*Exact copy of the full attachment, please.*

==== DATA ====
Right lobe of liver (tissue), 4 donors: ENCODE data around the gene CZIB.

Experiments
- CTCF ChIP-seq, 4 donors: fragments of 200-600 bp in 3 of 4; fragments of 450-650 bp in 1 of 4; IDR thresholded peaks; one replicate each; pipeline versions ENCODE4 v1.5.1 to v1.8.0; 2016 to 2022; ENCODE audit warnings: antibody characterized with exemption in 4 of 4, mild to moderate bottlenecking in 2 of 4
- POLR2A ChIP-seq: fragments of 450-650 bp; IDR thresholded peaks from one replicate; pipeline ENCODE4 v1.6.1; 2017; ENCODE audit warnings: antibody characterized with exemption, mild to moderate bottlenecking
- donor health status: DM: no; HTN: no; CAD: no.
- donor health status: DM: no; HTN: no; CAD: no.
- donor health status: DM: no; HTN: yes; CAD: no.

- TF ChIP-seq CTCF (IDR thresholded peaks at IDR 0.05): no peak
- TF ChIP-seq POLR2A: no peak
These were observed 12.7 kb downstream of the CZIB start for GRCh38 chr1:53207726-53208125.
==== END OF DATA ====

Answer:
Right lobe of liver (tissue), 4 donors: ENCODE data around the gene CZIB.

Experiments
- CTCF ChIP-seq, 4 donors: fragments of 200-600 bp in 3 of 4; fragments of 450-650 bp in 1 of 4; IDR thresholded peaks; one replicate each; pipeline versions ENCODE4 v1.5.1 to v1.8.0; 2016 to 2022; ENCODE audit warnings: antibody characterized with exemption in 4 of 4, mild to moderate bottlenecking in 2 of 4
- POLR2A ChIP-seq: fragments of 450-650 bp; IDR thresholded peaks from one replicate; pipeline ENCODE4 v1.6.1; 2017; ENCODE audit warnings: antibody characterized with exemption, mild to moderate bottlenecking
- donor health status: DM: no; HTN: no; CAD: no.
- donor health status: DM: no; HTN: no; CAD: no.
- donor health status: DM: no; HTN: yes; CAD: no.

- TF ChIP-seq CTCF (IDR thresholded peaks at IDR 0.05): no peak
- TF ChIP-seq POLR2A: no peak
These were observed 12.7 kb downstream of the CZIB start for GRCh38 chr1:53207726-53208125.